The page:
Idaho Relaxes Rules on Transgender Driver's Licenses

The State of Idaho has adopted new rules regarding driver's licenses for transgendered individuals, stating that they no longer require a doctor's note specifying that they had undergone surgery.

In 2011, the Idaho Transportation Department mandated that a transgendered person had to produce a surgeon's signed note specifying their change of gender.

However, the Department opted to amend its rules after the Idaho chapter of the American Civil Liberties Union expressed opposition over the former policy.

The ACLU of Idaho took up the issue when two transgendered individuals came to them after being rejected by the ITD over refusing to provide a surgeon's note confirming their sex change.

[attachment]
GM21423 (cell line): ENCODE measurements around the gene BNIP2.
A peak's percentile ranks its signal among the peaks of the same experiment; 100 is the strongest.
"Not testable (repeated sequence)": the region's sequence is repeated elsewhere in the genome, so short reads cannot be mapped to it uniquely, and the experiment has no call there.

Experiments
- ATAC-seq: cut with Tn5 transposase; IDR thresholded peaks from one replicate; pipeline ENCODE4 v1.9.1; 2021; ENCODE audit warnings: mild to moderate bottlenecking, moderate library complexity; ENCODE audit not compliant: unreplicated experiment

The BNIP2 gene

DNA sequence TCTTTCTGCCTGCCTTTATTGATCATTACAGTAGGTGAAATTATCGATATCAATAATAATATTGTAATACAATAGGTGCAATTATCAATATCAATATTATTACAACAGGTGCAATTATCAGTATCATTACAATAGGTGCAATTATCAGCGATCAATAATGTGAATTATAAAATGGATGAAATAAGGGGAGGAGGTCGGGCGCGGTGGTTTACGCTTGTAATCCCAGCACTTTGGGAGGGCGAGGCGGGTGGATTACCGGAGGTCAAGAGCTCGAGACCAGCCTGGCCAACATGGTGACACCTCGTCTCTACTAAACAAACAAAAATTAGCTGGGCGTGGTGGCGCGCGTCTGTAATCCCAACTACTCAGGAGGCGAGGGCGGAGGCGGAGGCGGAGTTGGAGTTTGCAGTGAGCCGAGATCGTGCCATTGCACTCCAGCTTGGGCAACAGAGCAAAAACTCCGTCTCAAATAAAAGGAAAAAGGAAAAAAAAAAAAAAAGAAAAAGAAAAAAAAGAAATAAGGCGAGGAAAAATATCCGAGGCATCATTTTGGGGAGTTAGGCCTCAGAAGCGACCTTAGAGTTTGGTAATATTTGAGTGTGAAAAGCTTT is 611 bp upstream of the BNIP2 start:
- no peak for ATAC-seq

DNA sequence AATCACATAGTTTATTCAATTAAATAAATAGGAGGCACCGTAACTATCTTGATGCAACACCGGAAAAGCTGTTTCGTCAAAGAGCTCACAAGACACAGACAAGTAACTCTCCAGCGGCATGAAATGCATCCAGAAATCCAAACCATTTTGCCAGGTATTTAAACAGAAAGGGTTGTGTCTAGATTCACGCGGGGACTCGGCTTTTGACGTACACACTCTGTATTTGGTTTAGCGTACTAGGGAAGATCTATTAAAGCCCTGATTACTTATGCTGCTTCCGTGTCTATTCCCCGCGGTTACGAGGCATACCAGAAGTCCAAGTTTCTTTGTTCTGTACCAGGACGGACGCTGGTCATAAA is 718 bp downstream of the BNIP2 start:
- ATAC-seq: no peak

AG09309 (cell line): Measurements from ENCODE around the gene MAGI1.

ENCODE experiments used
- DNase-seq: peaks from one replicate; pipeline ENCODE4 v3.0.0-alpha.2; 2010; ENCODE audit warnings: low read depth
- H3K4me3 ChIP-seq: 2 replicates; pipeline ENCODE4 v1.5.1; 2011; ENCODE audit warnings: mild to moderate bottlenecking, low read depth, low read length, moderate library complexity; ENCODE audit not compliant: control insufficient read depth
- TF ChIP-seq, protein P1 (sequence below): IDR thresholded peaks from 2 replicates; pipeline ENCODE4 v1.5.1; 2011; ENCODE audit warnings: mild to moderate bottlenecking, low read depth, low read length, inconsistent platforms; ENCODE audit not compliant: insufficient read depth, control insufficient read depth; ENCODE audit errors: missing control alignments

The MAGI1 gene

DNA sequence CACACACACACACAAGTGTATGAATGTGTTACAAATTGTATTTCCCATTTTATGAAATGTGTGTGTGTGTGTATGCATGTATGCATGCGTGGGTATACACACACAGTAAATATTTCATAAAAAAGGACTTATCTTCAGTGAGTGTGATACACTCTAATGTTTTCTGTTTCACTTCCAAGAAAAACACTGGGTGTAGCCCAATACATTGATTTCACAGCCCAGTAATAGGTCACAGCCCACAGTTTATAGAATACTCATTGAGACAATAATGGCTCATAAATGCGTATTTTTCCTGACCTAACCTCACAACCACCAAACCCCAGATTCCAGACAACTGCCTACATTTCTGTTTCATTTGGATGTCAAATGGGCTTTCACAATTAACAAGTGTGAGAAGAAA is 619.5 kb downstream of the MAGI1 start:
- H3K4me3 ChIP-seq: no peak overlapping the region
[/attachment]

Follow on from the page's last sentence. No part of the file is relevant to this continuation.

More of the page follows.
Jeff Stratten, spokesman for the Idaho Transportation Department, told Reuters in an interview that the change in policy will not create special privileges for transgendered Idahoans.

"We have not created a new class of license. We've just aligned ourselves with most motor vehicle divisions across the country," said Stratten.

Under the new policy, which Stratten stated most states use, a transgender individual need only produce a court order or doctor's note rather than official proof of a surgical procedure.

The news comes not long after a transgendered woman was banned from an Idaho grocery store over using a women's restroom. Ally Robledo, who was born male but identifies as female, was banned for a year from Rosauers supermarket in Lewiston after complaints were made about Ally using a woman's bathroom.

The Idaho Transportation Department did not return comment to The Christian Post by press time.